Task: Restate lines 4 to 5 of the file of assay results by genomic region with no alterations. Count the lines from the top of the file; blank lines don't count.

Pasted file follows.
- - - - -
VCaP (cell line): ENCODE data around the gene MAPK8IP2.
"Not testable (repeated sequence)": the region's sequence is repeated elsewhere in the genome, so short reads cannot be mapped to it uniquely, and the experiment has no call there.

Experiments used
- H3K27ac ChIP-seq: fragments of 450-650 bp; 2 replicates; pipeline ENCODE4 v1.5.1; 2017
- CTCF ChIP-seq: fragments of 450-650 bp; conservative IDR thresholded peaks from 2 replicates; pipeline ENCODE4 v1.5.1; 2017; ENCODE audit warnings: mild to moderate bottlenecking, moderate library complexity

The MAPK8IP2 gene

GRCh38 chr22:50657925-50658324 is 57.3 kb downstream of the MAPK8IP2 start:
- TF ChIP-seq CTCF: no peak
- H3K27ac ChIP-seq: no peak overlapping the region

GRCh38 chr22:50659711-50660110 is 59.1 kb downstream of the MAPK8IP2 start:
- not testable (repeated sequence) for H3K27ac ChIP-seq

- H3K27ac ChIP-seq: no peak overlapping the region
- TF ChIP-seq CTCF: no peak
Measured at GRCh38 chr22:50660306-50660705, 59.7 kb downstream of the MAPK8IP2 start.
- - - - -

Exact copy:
- H3K27ac ChIP-seq: fragments of 450-650 bp; 2 replicates; pipeline ENCODE4 v1.5.1; 2017
- CTCF ChIP-seq: fragments of 450-650 bp; conservative IDR thresholded peaks from 2 replicates; pipeline ENCODE4 v1.5.1; 2017; ENCODE audit warnings: mild to moderate bottlenecking, moderate library complexity